These are your quarterbacks, man.
Braves standout Brandon Bridge, the freshman from Canada, has already thrown for more than 2,000 yards and run for nearly 600 while accounting for 26 scores. Running back Gabriel Nash has added 600 rushing yards and six touchdowns, but otherwise it’s been all-Bridge, all-the-time. This one guy is putting up 70 percent of the offense for Alcorn.
“He has a lot of intangibles and he will get better as he hones his skills,” Alcorn State coach Ernest Collins said. “We will win a lot of games with him here.”
Jackson State counters with Casey Therriault, the juco transfer who has thrown for a SWAC-best 3,272 yards and 29 touchdowns. He was just named the College Football Performance Awards national performer of the week after destroying Arkansas-Pine Bluff, throwing for five scores and running in two more.
Too bad we won’t be able to watch. The SWAC this week canceled its online broadcast of the Capital City Classic.
The SWAC announced plans to televise the game live on its website about a month ago, back when there appeared to be a divisional crown on the line — and a chance to advance to the conference title match. Of course, Alabama State subsequently won the East last week.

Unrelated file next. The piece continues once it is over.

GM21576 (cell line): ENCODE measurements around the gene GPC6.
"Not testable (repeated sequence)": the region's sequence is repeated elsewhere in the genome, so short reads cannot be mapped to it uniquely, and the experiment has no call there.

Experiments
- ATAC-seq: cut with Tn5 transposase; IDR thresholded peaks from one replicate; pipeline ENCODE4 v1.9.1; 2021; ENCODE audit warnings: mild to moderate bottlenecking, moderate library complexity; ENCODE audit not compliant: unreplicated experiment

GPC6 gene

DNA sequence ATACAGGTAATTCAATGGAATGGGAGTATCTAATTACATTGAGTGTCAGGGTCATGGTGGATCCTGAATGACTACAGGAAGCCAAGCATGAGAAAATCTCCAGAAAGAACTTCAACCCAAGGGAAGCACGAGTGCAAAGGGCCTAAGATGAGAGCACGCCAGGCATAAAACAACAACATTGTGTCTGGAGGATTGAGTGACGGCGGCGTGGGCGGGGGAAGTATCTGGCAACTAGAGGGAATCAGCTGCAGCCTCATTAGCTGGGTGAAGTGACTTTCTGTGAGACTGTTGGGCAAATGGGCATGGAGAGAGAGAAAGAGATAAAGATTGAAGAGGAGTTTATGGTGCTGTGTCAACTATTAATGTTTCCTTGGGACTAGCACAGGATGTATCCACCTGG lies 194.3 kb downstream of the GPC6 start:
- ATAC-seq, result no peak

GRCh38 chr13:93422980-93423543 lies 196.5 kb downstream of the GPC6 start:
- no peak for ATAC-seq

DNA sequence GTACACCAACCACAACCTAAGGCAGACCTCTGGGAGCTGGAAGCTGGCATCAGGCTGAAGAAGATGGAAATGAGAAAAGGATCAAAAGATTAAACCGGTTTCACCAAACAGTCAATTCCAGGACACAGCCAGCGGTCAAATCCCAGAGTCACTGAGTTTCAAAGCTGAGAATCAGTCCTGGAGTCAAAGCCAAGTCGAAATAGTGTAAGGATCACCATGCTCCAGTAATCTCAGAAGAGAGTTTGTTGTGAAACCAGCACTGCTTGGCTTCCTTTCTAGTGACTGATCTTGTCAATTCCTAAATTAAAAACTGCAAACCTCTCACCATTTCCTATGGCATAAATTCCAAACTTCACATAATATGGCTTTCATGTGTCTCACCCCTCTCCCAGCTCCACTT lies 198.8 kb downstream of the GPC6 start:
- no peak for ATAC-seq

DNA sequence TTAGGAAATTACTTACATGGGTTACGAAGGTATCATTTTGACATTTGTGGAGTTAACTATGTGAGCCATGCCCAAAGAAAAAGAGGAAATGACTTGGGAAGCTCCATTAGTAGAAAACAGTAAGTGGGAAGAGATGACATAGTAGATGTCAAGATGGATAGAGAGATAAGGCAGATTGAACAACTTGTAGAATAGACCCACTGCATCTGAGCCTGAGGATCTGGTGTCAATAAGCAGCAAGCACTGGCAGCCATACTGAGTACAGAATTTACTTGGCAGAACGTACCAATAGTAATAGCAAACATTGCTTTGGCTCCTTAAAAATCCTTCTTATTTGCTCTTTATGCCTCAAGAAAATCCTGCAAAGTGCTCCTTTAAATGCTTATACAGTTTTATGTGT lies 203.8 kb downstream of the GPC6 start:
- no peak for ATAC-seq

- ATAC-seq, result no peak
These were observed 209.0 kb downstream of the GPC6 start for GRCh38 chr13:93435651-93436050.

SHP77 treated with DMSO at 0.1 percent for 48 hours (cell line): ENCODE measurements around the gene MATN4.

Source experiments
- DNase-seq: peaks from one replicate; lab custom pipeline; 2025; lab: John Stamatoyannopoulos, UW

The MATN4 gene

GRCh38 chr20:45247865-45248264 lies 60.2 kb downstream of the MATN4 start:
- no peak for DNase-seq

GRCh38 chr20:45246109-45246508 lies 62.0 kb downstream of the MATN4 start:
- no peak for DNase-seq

“Without it having championship implications,” assistant league commissioner Tom Galbraith said, “we’re going to allocate those funds elsewhere.”
Fair enough. These are tough economic times. But it’s a shame. There’s still something on the line for both teams.
[Prairie View A&M got up from the mat to end Alcorn State’s SWAC championship quest.]
Alcorn is looking to claim its first winning season since 2006. Therriault, meanwhile, is edging ever closer to six separate school marks — including passing yards in a season (369 yards away from Robert Kent’s 3,640 in 2001), career passing touchdowns (3 away from Kent’s 31 in 2001-02), passing completions in a year (7 away from Kent’s 245, in 2001), passing attempts (39 away from Kent’s 453, in 2001), total offense (440 yards away from Kent’s 3,824, also in ’01), and completion percentage (.5 percent away from Jimmy Oliver’s 58.0 in 2007).
Of course, the SWAC’s decision might have been made tougher if fans had done their part. Last year’s crowd of 16,429 was the smallest in almost a decade, according to report out of The (Jackson, Miss.) Clarion-Ledger, though that is partly attributed to rainy conditions. Nearly twice as many attended the 2007-08 editions, but that is still far from capacity at the 40,000-seat Mississippi Veterans Memorial Stadium in Jackson.
Jackson State leads 10-6 since the founding of the Capital City Classic in 1994.